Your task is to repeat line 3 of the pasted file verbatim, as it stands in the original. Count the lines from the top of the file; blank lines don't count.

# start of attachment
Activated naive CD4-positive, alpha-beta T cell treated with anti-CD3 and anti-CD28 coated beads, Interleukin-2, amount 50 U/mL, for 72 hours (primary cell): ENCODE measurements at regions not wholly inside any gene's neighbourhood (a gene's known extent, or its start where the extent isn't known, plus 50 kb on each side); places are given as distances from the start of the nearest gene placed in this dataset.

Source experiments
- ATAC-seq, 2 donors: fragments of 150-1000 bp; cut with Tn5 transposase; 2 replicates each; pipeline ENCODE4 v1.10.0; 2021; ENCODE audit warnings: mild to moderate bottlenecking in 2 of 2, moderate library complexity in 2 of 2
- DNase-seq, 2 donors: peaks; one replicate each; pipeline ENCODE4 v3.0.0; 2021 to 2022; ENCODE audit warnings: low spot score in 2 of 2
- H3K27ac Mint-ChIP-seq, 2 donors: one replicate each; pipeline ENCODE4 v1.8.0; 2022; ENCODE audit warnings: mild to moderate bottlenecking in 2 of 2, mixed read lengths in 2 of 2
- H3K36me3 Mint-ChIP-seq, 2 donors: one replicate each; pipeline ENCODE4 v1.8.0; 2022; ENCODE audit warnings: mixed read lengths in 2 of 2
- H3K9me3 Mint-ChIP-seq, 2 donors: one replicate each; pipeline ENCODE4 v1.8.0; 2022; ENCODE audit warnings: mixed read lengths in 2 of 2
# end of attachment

- ATAC-seq, 2 donors: fragments of 150-1000 bp; cut with Tn5 transposase; 2 replicates each; pipeline ENCODE4 v1.10.0; 2021; ENCODE audit warnings: mild to moderate bottlenecking in 2 of 2, moderate library complexity in 2 of 2